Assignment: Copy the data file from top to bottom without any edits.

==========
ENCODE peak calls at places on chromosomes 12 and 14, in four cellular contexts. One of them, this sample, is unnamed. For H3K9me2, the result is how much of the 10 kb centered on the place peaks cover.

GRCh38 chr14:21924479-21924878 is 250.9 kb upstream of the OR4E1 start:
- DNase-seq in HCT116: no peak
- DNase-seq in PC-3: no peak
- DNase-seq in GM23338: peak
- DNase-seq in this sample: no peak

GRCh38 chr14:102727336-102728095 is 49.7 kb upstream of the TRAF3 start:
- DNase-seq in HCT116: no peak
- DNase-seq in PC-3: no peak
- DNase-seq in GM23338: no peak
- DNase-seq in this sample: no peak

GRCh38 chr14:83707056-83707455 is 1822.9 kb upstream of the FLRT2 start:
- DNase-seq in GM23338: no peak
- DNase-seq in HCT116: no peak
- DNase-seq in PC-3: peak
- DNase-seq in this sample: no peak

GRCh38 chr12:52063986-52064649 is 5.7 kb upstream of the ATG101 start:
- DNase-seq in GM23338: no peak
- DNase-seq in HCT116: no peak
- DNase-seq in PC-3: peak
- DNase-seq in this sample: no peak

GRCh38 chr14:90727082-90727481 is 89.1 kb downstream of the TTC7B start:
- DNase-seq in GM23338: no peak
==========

ENCODE peak calls at places on chromosomes 12 and 14, in four cellular contexts. One of them, this sample, is unnamed. For H3K9me2, the result is how much of the 10 kb centered on the place peaks cover.

GRCh38 chr14:21924479-21924878 is 250.9 kb upstream of the OR4E1 start:
- DNase-seq in HCT116: no peak
- DNase-seq in PC-3: no peak
- DNase-seq in GM23338: peak
- DNase-seq in this sample: no peak

GRCh38 chr14:102727336-102728095 is 49.7 kb upstream of the TRAF3 start:
- DNase-seq in HCT116: no peak
- DNase-seq in PC-3: no peak
- DNase-seq in GM23338: no peak
- DNase-seq in this sample: no peak

GRCh38 chr14:83707056-83707455 is 1822.9 kb upstream of the FLRT2 start:
- DNase-seq in GM23338: no peak
- DNase-seq in HCT116: no peak
- DNase-seq in PC-3: peak
- DNase-seq in this sample: no peak

GRCh38 chr12:52063986-52064649 is 5.7 kb upstream of the ATG101 start:
- DNase-seq in GM23338: no peak
- DNase-seq in HCT116: no peak
- DNase-seq in PC-3: peak
- DNase-seq in this sample: no peak

GRCh38 chr14:90727082-90727481 is 89.1 kb downstream of the TTC7B start:
- DNase-seq in GM23338: no peak